Lucy had a few things going for her. She was a social animal, so she could cooperate with her family and friends. She had a fight-or-flight response for emergencies and a prehensile thumb that would eventually allow her descendants to make tools. But her most impressive asset, the one that set her apart from other creatures, was her capacity to analyze the past to prepare for the future. Unfortunately, this capacity had a built-in negativity bias. Imagine that Lucy spied an ambiguous beige shape behind some bushes. She could think, Shit, it’s a lion!, when in fact it’s just a big beige rock. Or she could think, It’s probably just a big beige rock, when it’s really a lion. The latter thought, while more pleasant, might’ve ended her chances of passing down her DNA. So obviously our ancestors were the ones wandering around the savanna thinking, Shit, looks like a lion!

And this is the state of our thinking today—only worse because we now drink from a firehose of information, doomscrolling through every imaginable misfortune. Psychedelic journeys, concentrated meditative states, and non-ordinary states accessed through bodywork and expressive arts provide a taste of direct moment-to-moment experience outside the thought stream. Even CBT, which once focused primarily on changing our thoughts, now emphasizes developing metacognitive awareness—the realization that thoughts aren’t reality and shift based on changing moods and circumstances.

Take a second to consider something that bothers you. If it weren’t for the thought, would you be in distress at this moment? Even if you’re dealing with physical pain, it’s probably the thought that it will endure that causes the most grief. Metacognitive awareness can help us suffer less and tap into aliveness, peace, and equanimity. Non-ordinary states, especially those arising from psychedelics, can provide a sudden and powerful awareness of the reality that our narratives aren’t trustworthy, but many therapists help clients see this through other means.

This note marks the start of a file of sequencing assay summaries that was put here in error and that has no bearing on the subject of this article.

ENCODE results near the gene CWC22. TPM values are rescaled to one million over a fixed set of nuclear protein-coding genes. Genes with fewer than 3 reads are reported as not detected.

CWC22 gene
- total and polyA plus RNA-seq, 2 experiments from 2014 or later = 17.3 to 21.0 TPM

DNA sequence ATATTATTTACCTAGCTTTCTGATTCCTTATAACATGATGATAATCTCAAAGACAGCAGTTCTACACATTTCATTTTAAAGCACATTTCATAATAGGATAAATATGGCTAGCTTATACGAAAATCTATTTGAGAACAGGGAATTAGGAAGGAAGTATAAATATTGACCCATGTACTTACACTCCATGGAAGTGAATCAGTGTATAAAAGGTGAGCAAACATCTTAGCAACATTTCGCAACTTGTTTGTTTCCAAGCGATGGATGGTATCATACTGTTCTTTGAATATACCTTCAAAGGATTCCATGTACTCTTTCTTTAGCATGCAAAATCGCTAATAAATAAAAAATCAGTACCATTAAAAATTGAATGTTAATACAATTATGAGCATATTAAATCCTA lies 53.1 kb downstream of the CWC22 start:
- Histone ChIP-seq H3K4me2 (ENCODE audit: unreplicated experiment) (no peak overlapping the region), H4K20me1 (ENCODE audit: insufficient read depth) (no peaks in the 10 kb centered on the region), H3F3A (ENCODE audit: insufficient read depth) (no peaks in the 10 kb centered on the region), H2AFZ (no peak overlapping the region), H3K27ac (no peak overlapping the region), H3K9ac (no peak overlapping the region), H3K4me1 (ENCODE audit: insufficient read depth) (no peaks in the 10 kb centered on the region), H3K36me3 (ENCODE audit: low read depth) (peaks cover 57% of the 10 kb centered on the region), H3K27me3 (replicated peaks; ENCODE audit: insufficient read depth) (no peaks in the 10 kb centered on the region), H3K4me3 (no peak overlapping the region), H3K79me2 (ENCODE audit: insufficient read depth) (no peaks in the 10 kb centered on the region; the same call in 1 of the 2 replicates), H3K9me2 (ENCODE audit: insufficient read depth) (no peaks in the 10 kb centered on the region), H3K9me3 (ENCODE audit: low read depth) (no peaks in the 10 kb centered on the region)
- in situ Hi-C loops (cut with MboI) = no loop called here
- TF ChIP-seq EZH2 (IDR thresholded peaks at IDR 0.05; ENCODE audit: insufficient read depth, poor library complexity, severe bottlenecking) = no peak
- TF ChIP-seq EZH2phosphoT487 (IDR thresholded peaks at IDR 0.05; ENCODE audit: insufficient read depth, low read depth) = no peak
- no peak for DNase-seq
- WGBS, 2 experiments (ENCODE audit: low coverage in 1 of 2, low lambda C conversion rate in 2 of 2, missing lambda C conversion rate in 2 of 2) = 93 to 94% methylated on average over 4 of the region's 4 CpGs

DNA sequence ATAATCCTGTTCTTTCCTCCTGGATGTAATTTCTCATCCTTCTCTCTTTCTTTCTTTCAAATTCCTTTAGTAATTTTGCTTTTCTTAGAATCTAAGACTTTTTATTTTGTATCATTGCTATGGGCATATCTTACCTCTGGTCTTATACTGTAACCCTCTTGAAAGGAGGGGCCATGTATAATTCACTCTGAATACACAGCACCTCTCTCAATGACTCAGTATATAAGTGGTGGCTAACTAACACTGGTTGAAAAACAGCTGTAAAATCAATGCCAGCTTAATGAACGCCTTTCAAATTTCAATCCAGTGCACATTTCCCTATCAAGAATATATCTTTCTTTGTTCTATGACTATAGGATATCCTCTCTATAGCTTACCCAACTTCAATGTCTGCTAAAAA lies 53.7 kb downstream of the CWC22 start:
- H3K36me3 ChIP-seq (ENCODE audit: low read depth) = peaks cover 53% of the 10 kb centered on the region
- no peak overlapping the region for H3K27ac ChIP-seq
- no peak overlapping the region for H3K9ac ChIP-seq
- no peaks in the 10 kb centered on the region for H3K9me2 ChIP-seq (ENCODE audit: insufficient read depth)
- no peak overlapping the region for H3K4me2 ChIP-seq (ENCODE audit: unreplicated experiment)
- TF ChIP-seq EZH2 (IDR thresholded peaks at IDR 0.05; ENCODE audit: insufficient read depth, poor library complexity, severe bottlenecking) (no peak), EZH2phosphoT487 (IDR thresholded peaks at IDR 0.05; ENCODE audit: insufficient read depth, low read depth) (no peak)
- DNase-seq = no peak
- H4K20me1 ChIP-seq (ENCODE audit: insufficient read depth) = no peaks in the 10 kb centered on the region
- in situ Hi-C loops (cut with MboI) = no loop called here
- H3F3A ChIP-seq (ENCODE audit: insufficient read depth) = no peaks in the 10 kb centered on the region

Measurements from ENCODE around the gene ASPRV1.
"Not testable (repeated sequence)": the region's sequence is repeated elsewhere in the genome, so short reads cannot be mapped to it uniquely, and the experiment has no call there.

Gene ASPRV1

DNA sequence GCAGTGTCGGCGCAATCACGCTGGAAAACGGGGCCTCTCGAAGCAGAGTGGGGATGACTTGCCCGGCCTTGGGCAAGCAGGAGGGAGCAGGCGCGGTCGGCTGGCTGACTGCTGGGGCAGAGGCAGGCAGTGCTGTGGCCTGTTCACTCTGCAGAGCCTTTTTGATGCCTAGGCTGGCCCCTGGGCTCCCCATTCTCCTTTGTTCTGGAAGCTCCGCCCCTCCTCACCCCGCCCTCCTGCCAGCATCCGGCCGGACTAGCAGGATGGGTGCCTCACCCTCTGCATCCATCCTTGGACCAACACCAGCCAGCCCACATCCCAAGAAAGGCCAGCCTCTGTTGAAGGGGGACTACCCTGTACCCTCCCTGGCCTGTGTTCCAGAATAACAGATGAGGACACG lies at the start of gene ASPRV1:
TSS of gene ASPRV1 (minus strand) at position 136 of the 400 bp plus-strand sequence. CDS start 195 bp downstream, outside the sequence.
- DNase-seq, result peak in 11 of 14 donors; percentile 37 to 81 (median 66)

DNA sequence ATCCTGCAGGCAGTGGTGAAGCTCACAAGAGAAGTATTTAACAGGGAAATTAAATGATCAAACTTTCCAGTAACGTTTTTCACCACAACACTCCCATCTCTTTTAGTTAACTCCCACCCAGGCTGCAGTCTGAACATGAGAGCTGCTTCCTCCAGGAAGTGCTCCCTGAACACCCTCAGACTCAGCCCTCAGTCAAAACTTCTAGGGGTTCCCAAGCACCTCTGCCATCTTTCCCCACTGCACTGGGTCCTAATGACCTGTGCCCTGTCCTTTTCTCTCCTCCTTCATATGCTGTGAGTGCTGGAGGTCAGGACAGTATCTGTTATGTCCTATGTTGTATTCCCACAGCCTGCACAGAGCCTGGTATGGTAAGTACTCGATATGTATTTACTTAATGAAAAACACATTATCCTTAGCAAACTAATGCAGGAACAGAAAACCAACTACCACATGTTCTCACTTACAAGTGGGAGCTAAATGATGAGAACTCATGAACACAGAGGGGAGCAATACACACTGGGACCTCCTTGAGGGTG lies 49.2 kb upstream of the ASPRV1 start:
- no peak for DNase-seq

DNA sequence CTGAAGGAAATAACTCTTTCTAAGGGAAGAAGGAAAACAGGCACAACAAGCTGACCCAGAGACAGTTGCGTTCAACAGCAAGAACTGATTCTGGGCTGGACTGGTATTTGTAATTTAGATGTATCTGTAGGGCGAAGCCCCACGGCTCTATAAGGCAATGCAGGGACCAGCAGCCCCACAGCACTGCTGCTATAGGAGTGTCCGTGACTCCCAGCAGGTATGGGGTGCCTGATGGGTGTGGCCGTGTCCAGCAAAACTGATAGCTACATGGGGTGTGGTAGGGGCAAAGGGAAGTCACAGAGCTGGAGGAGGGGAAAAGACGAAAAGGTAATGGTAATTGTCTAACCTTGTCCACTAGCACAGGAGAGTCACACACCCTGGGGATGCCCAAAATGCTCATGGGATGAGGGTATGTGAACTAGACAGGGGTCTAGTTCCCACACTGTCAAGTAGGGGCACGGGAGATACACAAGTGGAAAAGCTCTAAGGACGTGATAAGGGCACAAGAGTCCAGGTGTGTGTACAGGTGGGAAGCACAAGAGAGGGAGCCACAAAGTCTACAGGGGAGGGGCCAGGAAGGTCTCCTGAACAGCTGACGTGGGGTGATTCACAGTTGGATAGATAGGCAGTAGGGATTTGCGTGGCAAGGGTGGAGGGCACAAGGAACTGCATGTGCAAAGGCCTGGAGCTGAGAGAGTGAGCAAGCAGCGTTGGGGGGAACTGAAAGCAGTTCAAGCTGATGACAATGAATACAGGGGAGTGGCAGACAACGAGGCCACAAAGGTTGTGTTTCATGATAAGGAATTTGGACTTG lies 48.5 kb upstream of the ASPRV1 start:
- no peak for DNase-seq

People who take psychedelic journeys often return to their ordinary lives saying things like, “I can’t believe I’ve been so caught up in my stories and judgments. What really matters is love.” Tracking changing cognitions from session to session, inquiring about the origins of core beliefs, and seeing how affect follows thought and thought follows affect can also help clients identify less with rigid beliefs, opinions, and interpretations. Like most therapists, I’ve seen plenty of clients awed in session as they realize that beliefs they’ve always considered factual are just one of many possible versions of reality. “Maybe my mother didn’t actually hate me; maybe she loved me in the only way she knew how.” “I always blamed my ex for ending our relationship, but now I can see how my endless criticism helped drive her away.”

Psychedelics can blast us into metacognitive awareness and reveal new perspectives, but other resources can balance our tendency to cling to our beliefs, including meditation, yoga, the arts—anything that takes us out of our thought stream and connects us with our senses, feelings, and intuition.

Reification vs. Embracing Impermanence

Philosophers use the term reification to describe our tendency to see fluid, ever-changing phenomena as fixed or solid. It, too, is one of our brain’s highly adaptive predispositions that make us miserable. Remembering the path to the river, where fruit trees grow, and the time of day when lions saunter past our cave are examples of how the human mind can reify—meaning, see as fixed—the fluid experiences of time, space, and events occurring in our environment. Lucy’s ability to reify her world helped her identify patterns, survive, and reproduce, but in the emotional realm, reification wreaks havoc.

Although our emotional lives are extremely fluid, when we’re anxious or upset about something, we can easily imagine that we’ll never feel better. Can you recall your worry three worries ago? If we and our clients could appreciate the fluidity of consciousness, we’d all probably cope with our inevitable challenges with more grace and be a lot less upset. We’d realize things are rarely as good or as bad as they seem—because our internal emotional experiences and external circumstances are continuously shifting. This is what many people experience on psychedelics. It’s also what many non-ordinary states we evoke in therapy help illuminate, whether through mindfulness, free association, or simply reflecting on reality.